The compounds of the invention may be made by reaction of β-cyanoethanol and R-phosphorodichloridate in ether/triethylamine, i.e., ##STR4## where R is a base labile phenyloxy protecting group, e.g., p-chlorophenyloxy, o-chlorophenyloxy, 2,4-dichlorophenyloxy, p-nitrophenyloxy, p-methoxyphenyloxy, etc.
Use of the compounds in DNA synthesis may be represented by the following reaction scheme in which the preferred embodiment of the invention, p-chlorophenyl-2-cyanoethylphosphorochloridate is employed: ##STR5## In the foregoing, Q may be a suitably protected 5' OH (i.e., R1 O-- where R1 is an organic group labile in acid medium) or, where a polynucleotide is to be phosphorylated and chain extended, a moiety of structure ##STR6## where n is zero or an integer from 1 to about 18.
In like fashion, the reactant 10 may alternatively be a polynucleotide, e.g., ##STR7## where m is zero or an integer so chosen that the sum of n and m is not greater than about 17. The group B in any case may be the same or different and is selected from the group consisting of adenyl, thymyl, guanyl and cytosyl. R2 is a protecting group that is labile in basic medium.
The phosphorylation reaction (a) is conducted in a suitable solvent, e.g., acetonitrile, in the presence of base to neutralize hydrogen chloride formed as byproduct, thus driving the reaction toward completion. A preferred basic medium for this purpose is 1-methylimidazole, which also serves to activate the phosphorochloridate. Temperature is non-critical and all reactions depicted may be run at, e.g., room temperature, although the phosphorylation reaction is preferably run at somewhat reduced temperature, e.g., at or about 0° centigrade. Reaction (b) removes the cyanoethyl moiety by base-catalyzed β-elimination preferably in a pyridine/triethylamine/water system (3:1:1 vol/vol). Condensation reaction (c) employs a coupling agent in excess (e.g., 3-4 equivalents), preferably 2,4,6-triisopropylbenzenesulfonyl tetrazolide and is performed in pyridine, preferably with an excess (e.g., 1.5 equivalents or more) of the charged reactant 9. Because the intended product 11 is relatively neutral the excess of the charged reactant 9 may be removed by silica gel chromatography. Thus, as an example, the final reaction mixture is passed through a silica gel column washed first with CHCl3 to elute side products and coupling agent, then with CHCl3 /MeOH (95:5 vol/vol) to elute the fully protected oligomer, leaving the charged reactant behind in the column.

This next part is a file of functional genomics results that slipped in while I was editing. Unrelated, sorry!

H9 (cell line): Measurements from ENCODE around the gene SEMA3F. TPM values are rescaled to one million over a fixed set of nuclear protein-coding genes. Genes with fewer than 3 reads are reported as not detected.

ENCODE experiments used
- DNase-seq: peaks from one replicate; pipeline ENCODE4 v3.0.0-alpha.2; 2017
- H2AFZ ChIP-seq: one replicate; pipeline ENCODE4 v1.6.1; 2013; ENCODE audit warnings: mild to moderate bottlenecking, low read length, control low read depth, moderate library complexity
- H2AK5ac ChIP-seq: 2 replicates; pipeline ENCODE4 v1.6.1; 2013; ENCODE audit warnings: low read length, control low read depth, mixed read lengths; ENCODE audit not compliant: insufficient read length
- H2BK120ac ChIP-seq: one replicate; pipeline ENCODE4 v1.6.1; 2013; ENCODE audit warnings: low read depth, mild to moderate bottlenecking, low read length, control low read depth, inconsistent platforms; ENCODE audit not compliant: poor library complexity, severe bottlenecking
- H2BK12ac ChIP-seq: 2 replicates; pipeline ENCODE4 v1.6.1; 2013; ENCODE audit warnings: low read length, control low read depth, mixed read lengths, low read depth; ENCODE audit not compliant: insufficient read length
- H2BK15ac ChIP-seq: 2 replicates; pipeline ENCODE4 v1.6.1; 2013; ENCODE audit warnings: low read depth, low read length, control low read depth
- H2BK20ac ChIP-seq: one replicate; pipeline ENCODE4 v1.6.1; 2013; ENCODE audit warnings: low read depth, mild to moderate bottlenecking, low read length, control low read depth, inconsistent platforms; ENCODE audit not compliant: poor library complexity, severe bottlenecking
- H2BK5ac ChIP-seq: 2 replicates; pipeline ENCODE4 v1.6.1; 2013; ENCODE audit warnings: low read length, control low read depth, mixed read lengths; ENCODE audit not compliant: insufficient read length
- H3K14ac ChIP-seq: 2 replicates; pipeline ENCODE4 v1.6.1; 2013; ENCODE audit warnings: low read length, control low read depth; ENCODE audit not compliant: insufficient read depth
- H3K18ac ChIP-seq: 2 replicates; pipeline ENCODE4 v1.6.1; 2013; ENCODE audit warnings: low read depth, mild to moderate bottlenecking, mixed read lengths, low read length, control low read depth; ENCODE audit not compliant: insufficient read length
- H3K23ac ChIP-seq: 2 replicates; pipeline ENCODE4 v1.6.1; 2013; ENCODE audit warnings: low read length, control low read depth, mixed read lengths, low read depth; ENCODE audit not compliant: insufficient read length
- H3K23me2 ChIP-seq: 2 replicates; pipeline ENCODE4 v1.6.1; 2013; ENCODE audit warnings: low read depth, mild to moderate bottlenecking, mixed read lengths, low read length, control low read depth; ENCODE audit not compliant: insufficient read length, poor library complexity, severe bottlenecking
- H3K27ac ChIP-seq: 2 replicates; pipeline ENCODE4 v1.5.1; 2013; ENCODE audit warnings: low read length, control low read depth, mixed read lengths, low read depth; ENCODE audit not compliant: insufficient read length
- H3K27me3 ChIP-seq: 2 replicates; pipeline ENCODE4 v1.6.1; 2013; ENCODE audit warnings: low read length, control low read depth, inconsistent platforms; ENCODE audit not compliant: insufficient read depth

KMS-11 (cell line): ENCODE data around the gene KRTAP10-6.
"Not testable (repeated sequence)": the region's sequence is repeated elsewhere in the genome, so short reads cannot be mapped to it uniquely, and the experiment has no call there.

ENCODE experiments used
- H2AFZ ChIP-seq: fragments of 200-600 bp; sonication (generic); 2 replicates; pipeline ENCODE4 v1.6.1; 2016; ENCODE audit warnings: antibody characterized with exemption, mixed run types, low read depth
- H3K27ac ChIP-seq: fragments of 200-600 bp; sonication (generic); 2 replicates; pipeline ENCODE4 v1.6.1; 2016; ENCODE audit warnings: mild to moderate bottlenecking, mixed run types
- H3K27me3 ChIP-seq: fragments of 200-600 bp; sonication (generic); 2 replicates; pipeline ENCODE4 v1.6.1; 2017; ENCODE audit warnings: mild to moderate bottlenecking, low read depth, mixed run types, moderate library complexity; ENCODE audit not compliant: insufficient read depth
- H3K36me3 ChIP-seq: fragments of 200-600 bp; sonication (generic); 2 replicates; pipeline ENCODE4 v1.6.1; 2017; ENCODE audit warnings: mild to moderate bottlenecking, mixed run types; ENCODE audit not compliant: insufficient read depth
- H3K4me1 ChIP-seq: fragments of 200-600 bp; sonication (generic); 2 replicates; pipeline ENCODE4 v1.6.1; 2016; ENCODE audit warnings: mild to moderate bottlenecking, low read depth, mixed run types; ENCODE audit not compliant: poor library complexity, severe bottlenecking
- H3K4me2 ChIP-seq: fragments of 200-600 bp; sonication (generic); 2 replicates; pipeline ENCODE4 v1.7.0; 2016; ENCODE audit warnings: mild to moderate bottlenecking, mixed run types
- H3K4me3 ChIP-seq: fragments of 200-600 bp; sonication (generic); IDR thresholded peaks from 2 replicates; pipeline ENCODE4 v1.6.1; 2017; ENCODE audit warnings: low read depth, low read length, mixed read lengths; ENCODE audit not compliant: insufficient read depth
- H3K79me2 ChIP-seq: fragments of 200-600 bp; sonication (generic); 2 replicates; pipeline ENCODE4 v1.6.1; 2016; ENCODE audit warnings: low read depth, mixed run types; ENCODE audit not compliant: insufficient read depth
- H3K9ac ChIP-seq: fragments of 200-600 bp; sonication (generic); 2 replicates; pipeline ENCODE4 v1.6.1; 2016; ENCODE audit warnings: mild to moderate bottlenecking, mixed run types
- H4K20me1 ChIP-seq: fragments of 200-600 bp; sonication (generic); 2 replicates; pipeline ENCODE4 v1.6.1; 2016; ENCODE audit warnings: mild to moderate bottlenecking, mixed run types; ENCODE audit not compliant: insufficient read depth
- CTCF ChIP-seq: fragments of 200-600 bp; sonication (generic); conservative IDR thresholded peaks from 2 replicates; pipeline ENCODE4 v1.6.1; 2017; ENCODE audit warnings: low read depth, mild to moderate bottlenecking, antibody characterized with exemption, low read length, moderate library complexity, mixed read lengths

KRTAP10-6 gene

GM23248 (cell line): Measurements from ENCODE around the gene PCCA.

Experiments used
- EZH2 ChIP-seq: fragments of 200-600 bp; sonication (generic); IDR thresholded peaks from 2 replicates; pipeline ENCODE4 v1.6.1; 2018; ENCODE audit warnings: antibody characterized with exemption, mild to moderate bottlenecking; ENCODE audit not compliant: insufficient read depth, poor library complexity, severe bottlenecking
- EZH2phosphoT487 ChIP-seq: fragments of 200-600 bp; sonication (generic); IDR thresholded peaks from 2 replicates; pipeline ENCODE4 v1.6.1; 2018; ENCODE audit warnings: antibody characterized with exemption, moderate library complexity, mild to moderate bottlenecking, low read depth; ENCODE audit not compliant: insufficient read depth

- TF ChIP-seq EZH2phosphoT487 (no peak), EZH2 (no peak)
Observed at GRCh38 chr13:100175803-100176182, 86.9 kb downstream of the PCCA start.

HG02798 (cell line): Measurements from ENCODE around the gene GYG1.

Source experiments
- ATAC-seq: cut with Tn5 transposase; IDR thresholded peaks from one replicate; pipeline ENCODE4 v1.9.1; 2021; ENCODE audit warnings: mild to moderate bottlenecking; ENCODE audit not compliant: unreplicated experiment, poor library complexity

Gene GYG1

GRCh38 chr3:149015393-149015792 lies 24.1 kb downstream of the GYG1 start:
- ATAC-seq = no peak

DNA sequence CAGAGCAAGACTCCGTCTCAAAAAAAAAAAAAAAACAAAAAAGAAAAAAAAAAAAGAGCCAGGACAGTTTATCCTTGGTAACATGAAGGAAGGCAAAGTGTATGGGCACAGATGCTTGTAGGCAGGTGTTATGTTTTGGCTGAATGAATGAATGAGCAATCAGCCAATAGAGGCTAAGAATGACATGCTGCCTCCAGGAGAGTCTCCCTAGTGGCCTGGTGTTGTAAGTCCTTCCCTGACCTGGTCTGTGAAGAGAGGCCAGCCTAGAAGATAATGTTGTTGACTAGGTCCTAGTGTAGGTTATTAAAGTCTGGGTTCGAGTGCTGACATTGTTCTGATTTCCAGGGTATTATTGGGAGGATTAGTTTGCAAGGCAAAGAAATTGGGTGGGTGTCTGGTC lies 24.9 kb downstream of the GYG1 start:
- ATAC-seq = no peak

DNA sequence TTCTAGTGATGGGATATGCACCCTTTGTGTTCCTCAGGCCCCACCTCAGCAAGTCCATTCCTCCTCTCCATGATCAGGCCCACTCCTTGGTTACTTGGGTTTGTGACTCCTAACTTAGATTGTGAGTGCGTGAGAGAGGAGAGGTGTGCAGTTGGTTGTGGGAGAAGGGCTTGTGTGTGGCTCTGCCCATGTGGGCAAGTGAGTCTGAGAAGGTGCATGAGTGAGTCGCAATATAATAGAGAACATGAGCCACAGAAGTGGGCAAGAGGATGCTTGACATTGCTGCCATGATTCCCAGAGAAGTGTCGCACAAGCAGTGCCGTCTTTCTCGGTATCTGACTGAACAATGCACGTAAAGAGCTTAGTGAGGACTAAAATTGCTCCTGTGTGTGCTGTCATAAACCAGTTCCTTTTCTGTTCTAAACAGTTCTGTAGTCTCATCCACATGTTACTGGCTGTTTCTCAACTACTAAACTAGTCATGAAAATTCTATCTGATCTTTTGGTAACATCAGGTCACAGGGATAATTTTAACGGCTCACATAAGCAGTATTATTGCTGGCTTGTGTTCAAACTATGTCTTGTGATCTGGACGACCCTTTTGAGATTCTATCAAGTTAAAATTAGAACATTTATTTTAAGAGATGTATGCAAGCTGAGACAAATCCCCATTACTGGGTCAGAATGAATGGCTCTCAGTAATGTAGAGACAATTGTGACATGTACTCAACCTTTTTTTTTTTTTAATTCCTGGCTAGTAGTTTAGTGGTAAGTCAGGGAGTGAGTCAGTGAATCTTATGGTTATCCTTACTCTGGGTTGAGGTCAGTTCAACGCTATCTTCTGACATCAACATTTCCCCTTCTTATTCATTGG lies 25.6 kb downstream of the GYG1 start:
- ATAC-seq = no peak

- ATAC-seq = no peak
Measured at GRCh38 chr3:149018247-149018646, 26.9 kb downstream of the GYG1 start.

Among the many acid labile protecting groups useful in such condensation reactions may be mentioned, e.g., tetrahydropyrenyl, 1-methoxycyclohexyl, 4-monomethoxytrityl and, most preferably, 4,4'-dimethoxytrityl, which latter may be removed in mild acid medium, e.g., 2% benzenesulfonic acid.
The group R2 is removable in strong basic medium, e.g., concentrated ammonia or NaOH, and may be, e.g., orthochlorophenyl, 2, 4-dichlorophenyl, parachlorophenyl, paranitrophenyl, etc. It is accordingly unaffected by the β-elimination reaction which removes the cyanoethyl moiety, the latter being carried out in weak basic medium, i.e., from near-neutrality to about pH 9.
In the example that follows, the method of forming the most preferred embodiment of the invention is illustrated in greater detail.
A solution of freshly distilled triethylamine (14 ml, 0.1 mole) in ether (100 ml) was added, dropwise and under magnetical stirring, to a chilled solution (ice water bath) of p-chlorophenyl phosphorodichloridate (24.5 g. 0.1 mole) and 2-cyanoethanol (7 ml, 0.1 mole) in ether (300 ml). After complete addition of the base, the solution was stirred for one hour at room temperature and then quickly filtrated. The ether was evaporated off and the product recovered as an oil. Appropriate choice of the starting phosphorodichloridate yields the other fully protected phosphorylating agents of the invention, by a like procedure.
|1||Chemical Abstracts, vol. 90, p. 148056, Crea, R., et al., No. 148062, "Chemical Synthesis of Genes for Human Insulin," Proc. Natl. Acad. Sci. U.S.A., 75(12), 5765-5769, 1978.|
|2||Crea et al., Proceedings of The National Academy of Science, vol. 75, pp. 5765-5769, 1978.|
|3||Itakura, K., et al., Can. J. Chem., vol. 51, pp. 3649-3651, 1973.|
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|U.S. Classification||536/25.31, 987/205, 435/91.1, 536/26.73, 536/26.71, 536/25.33|
|International Classification||C07F9/14, C07H21/00|
|Cooperative Classification||Y02P20/55, C07H21/00, C07F9/1406|
|European Classification||C07H21/00, C07F9/14B4|